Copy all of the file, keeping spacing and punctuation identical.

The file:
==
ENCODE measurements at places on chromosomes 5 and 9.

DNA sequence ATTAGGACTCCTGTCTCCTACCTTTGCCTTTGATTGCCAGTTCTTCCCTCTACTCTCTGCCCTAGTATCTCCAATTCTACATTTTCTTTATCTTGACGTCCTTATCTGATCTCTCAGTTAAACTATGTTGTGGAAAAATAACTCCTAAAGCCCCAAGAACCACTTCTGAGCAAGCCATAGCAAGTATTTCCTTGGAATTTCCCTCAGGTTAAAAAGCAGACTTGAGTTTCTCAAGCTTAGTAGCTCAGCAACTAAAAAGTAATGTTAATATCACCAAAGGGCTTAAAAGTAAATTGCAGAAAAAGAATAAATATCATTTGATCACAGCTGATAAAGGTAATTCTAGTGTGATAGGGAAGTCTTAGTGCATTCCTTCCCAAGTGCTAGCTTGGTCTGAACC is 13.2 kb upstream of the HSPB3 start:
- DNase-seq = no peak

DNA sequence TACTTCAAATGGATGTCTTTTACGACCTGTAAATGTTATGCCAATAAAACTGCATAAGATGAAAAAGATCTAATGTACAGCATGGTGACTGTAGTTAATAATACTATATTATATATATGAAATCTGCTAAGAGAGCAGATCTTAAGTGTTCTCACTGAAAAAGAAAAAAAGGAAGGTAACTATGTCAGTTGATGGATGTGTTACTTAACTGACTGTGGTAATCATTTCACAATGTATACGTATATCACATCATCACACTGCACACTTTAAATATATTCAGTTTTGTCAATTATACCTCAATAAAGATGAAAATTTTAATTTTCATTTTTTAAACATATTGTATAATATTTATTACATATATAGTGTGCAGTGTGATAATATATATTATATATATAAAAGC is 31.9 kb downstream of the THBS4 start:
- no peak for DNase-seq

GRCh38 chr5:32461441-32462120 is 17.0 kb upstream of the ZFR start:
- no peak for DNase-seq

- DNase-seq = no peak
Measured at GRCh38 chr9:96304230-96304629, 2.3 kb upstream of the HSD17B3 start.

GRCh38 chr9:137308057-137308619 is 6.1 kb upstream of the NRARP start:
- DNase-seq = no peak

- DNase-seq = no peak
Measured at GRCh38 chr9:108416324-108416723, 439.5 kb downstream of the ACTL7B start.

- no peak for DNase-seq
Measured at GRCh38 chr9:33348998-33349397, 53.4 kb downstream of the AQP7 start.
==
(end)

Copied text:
ENCODE measurements at places on chromosomes 5 and 9.

DNA sequence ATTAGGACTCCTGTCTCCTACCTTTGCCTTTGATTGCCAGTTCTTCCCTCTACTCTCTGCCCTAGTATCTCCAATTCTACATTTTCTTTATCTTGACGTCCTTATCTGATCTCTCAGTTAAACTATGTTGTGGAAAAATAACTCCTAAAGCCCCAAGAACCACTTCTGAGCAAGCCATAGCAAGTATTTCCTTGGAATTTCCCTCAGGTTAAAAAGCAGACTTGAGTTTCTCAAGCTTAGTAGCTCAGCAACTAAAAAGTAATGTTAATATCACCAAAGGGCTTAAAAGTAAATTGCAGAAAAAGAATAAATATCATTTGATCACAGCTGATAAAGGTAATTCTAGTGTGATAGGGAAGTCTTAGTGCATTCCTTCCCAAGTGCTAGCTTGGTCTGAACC is 13.2 kb upstream of the HSPB3 start:
- DNase-seq = no peak

DNA sequence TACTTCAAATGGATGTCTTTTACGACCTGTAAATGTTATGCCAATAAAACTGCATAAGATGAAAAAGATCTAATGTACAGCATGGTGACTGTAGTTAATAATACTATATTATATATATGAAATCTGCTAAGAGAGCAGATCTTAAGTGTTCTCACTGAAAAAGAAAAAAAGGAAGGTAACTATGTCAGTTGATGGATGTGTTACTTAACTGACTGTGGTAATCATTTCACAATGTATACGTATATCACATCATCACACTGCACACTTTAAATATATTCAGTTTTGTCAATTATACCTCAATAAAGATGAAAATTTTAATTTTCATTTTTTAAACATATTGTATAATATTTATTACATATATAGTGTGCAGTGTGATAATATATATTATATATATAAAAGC is 31.9 kb downstream of the THBS4 start:
- no peak for DNase-seq

GRCh38 chr5:32461441-32462120 is 17.0 kb upstream of the ZFR start:
- no peak for DNase-seq

- DNase-seq = no peak
Measured at GRCh38 chr9:96304230-96304629, 2.3 kb upstream of the HSD17B3 start.

GRCh38 chr9:137308057-137308619 is 6.1 kb upstream of the NRARP start:
- DNase-seq = no peak

- DNase-seq = no peak
Measured at GRCh38 chr9:108416324-108416723, 439.5 kb downstream of the ACTL7B start.

- no peak for DNase-seq
Measured at GRCh38 chr9:33348998-33349397, 53.4 kb downstream of the AQP7 start.